If there is a right I treasure as much as the freedom of conscience, it is that concerning the time and manner of my exit from life’s bitter play. Needless to say, anyone at any time can scatter one’s brain matter all over a wall, or even step gingerly in front of a speeding train, but dying with dignity–or at least in one piece–is an option that should always be available, regardless of personal circumstances. It’s unlikely I would ever end my days unless racked with searing pain (or forced to endure another Star Wars movie), but it’s never the responsibility of government to assess my situation and either allow or disallow the most private of decisions. I’d like to fade away into a gentle sleep, so if I desire a trained physician or even trusted friend to administer a lethal dose of cyanide, I shouldn’t have to sneak around like a common criminal. That we’re still having this debate in this country (and much of the civilized world) boggles the imagination, but this is also a nation where complaints about exposed breasts exceed requests to be given factual information regarding an illegal, and deadly, war. Young men can be ripped apart for a freedom that extends no further than some Wall Street accountant’s ledger sheet, but I am barred from choosing that which doesn’t involve vomiting, screaming, and head-spinning nausea. It seems the state would rather keep you around as long as possible, just in case you haven’t yet found Jesus.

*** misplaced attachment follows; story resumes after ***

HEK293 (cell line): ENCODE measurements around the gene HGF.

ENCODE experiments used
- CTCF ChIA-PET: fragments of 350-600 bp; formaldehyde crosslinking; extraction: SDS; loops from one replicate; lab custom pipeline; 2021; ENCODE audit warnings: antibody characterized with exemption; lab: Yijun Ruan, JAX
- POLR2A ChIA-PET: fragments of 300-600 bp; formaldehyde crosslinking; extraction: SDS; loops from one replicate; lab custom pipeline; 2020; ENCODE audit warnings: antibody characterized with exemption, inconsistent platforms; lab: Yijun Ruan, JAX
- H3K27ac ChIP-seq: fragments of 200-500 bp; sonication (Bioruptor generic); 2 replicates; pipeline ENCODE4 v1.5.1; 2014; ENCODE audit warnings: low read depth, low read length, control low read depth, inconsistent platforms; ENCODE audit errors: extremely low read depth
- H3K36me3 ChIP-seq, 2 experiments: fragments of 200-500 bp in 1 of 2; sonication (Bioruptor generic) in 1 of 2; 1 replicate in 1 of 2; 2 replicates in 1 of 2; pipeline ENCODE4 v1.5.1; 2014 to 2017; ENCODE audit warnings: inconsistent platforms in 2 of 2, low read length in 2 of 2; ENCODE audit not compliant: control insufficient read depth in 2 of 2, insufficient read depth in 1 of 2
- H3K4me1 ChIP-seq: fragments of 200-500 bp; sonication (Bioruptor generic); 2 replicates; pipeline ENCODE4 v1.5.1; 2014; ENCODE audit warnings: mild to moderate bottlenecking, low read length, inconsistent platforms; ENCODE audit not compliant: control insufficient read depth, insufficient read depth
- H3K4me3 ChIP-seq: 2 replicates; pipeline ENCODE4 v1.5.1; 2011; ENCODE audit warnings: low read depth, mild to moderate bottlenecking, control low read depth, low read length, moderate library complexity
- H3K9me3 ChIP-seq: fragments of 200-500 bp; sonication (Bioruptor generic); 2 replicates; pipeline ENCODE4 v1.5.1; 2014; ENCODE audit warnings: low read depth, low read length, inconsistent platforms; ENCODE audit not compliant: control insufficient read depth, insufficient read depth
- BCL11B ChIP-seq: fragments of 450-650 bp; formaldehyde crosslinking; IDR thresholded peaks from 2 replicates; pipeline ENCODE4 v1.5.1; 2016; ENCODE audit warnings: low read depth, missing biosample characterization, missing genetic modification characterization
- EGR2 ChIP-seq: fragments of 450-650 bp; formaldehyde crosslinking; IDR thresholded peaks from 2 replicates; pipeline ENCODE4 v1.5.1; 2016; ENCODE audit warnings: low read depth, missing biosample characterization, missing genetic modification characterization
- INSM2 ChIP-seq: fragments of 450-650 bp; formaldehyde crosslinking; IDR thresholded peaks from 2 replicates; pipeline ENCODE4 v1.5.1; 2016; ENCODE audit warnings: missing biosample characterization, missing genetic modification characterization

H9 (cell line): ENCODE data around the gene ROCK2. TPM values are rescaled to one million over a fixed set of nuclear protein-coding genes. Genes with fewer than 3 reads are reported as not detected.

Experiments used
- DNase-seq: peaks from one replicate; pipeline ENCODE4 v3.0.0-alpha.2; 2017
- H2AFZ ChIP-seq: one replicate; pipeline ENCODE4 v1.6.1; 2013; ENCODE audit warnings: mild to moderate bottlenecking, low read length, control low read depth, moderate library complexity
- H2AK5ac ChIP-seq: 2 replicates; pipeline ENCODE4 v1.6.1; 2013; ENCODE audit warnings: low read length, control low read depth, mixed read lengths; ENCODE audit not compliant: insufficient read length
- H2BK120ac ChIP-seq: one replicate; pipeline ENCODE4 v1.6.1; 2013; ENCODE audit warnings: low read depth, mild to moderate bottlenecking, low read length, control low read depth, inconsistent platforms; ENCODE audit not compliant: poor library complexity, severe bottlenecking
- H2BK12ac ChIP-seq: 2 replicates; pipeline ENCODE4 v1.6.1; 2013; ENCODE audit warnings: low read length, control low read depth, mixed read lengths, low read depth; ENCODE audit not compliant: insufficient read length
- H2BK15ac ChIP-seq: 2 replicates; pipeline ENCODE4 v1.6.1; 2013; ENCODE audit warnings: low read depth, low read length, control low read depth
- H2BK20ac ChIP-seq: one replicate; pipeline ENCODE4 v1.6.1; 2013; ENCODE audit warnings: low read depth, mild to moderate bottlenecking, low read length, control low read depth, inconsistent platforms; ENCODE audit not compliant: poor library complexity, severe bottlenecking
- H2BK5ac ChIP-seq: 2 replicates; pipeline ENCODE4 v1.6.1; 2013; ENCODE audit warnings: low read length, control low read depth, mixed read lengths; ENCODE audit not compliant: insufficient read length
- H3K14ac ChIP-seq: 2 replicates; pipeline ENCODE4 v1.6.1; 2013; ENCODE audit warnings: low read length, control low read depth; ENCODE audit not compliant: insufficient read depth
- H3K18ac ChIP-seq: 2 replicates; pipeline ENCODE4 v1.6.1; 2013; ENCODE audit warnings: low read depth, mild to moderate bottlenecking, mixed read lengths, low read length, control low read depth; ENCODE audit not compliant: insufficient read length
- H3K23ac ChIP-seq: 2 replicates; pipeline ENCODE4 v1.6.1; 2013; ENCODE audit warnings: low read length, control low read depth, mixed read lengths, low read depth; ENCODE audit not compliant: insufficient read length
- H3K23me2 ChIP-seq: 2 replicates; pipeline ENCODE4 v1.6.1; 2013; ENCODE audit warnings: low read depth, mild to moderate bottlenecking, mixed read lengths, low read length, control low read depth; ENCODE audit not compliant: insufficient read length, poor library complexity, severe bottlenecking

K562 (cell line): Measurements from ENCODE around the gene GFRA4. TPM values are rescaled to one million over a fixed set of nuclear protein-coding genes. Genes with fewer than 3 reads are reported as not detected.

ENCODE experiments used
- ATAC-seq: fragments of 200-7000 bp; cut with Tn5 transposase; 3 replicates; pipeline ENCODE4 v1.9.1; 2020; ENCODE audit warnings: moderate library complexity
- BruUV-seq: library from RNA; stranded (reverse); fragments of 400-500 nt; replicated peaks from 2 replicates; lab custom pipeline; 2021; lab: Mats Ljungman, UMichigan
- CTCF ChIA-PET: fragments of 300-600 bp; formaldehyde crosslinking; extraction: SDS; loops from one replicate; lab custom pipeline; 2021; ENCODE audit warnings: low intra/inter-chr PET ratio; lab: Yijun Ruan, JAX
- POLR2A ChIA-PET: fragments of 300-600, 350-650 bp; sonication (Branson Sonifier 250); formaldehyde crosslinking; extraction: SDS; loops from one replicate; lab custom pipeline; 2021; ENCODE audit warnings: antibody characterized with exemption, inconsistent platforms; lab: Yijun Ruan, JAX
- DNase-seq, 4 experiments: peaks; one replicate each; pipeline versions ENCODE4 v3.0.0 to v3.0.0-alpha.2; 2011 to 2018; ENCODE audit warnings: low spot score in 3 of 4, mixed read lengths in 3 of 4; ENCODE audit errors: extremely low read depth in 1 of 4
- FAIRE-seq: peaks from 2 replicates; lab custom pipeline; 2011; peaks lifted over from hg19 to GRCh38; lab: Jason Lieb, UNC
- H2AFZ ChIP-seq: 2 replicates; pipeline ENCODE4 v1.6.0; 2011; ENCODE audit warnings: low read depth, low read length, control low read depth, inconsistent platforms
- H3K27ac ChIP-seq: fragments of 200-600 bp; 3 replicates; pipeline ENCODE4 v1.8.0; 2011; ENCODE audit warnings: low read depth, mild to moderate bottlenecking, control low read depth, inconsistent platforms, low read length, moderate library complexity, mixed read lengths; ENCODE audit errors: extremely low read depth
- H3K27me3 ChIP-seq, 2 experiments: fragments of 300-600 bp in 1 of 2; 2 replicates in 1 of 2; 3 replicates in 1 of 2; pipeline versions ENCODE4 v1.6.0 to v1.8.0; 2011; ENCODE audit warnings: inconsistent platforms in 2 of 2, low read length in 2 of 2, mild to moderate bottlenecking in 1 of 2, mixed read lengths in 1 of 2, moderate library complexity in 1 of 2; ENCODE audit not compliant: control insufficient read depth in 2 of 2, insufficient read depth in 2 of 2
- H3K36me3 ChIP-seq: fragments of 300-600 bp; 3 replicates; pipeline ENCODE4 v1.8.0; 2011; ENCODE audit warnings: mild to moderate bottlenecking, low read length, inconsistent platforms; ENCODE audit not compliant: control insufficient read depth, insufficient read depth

Alejandro Amenábar’s The Sea Inside is just such a tale; a quiet, yet fiercely political drama about an actual man, Ramon Sampedro (Javier Bardem), who petitioned the Spanish government for the right to commit suicide, only to be met with the standard denials, all of which revolved around the so-called “compassion” of religious principles. When we meet him, Ramon is the near the end of a decades-long “battle” with full paralysis. I say “battle” because he’s merely enduring life at this point, as he is literally frozen from the neck down. How he has survived this long is for the philosophers and medical community to debate, as I’d be tempted to ask for a throat slashing about ten minutes in. But here he is, and at this point, he’d like to end the charade. Reasonable enough, right? Ramon’s condition is the result of an ill-advised dive into a shallow cove, which makes his current state that much more obscene. After all, it was so damned preventable. At one time a vibrant, handsome man, he is now aging and depressed; entirely dependent on others for his every need.